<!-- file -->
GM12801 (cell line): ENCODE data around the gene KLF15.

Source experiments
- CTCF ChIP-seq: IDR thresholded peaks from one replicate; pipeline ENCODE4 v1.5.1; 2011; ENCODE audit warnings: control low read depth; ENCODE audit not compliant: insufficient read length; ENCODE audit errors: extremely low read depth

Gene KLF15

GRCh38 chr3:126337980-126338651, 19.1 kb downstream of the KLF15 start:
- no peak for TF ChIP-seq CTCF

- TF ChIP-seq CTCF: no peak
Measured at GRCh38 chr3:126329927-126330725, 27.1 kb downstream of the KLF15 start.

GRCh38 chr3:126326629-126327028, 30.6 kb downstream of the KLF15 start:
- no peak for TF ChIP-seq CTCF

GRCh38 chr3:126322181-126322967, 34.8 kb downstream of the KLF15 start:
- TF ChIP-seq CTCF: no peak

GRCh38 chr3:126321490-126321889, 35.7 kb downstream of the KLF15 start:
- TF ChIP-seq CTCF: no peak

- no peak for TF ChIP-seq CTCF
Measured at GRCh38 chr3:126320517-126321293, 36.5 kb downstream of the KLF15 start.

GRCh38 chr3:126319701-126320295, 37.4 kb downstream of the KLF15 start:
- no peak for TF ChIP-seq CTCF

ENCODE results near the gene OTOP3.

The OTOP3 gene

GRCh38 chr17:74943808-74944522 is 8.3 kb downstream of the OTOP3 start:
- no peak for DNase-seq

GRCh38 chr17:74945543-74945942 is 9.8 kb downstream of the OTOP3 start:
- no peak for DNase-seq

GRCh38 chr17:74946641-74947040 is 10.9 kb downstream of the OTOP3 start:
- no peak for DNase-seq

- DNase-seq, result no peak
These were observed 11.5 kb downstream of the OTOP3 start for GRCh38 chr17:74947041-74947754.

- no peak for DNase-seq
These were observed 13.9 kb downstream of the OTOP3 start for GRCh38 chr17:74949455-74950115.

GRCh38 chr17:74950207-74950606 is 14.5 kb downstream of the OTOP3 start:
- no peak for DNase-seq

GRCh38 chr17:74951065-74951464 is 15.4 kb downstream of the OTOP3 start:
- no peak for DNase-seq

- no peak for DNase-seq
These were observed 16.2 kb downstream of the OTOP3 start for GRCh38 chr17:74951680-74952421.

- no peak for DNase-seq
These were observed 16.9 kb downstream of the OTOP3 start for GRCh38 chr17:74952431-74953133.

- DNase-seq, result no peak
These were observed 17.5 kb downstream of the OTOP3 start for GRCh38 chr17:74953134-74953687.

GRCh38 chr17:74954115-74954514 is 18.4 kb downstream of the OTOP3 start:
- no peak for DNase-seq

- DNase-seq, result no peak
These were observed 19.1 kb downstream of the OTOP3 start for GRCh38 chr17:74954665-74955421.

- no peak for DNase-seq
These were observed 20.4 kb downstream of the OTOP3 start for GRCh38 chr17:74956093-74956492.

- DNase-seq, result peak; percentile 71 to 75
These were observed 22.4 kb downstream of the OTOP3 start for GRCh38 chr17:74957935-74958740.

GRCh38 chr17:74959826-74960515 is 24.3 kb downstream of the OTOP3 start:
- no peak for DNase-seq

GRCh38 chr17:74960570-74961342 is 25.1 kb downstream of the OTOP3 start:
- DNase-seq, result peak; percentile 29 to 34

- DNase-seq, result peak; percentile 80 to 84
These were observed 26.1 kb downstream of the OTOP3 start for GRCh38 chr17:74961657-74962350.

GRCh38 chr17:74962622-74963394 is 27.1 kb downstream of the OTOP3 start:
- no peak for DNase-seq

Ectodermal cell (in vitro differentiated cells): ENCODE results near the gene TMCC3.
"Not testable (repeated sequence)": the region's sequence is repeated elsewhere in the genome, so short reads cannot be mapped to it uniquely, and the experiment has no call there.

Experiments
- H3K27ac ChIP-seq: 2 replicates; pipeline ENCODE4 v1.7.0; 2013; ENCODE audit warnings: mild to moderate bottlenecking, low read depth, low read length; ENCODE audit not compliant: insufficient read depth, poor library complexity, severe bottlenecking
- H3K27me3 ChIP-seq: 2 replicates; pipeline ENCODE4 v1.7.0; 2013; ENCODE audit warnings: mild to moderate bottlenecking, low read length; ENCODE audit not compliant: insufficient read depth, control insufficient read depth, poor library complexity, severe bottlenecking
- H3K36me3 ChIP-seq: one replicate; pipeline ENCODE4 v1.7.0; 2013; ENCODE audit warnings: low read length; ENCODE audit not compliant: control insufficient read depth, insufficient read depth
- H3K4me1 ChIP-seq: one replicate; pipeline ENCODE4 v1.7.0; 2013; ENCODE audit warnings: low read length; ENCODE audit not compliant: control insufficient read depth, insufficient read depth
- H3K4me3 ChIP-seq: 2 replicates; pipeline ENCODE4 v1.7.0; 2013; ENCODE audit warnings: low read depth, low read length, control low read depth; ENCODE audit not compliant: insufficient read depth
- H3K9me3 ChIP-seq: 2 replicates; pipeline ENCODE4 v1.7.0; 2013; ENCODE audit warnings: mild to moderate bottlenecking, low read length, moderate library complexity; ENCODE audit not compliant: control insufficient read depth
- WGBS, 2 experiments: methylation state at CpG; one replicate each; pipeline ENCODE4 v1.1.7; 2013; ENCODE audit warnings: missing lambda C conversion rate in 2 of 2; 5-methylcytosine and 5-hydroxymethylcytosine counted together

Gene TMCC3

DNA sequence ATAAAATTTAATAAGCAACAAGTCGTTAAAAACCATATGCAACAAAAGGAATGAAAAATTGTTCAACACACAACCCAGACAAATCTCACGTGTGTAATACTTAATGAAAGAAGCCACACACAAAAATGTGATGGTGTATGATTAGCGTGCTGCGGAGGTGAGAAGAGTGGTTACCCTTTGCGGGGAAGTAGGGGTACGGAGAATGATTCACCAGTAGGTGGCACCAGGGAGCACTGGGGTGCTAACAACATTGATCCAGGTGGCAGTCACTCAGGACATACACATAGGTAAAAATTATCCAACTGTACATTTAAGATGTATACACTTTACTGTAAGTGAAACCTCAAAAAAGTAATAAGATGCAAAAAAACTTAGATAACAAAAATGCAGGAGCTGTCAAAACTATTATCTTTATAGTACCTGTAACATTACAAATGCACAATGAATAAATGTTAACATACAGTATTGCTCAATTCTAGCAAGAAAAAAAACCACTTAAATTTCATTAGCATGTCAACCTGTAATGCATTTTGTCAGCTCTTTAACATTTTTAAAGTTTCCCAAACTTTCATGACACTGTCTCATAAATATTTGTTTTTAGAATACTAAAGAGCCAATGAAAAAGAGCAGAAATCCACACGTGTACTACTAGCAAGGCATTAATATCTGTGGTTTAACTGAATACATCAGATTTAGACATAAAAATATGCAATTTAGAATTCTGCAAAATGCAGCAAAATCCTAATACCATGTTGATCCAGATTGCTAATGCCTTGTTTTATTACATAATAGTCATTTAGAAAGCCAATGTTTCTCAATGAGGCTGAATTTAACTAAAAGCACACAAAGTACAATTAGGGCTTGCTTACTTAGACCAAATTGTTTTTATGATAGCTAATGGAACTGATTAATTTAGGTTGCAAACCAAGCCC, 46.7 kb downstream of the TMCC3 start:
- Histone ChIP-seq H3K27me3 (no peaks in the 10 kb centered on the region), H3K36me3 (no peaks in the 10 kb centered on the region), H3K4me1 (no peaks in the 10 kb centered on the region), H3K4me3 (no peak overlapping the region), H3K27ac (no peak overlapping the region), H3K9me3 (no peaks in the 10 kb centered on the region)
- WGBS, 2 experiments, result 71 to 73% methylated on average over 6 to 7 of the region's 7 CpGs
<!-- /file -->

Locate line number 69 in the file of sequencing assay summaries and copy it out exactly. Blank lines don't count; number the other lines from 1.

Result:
- Histone ChIP-seq H3K27me3 (no peaks in the 10 kb centered on the region), H3K36me3 (no peaks in the 10 kb centered on the region), H3K4me1 (no peaks in the 10 kb centered on the region), H3K4me3 (no peak overlapping the region), H3K27ac (no peak overlapping the region), H3K9me3 (no peaks in the 10 kb centered on the region)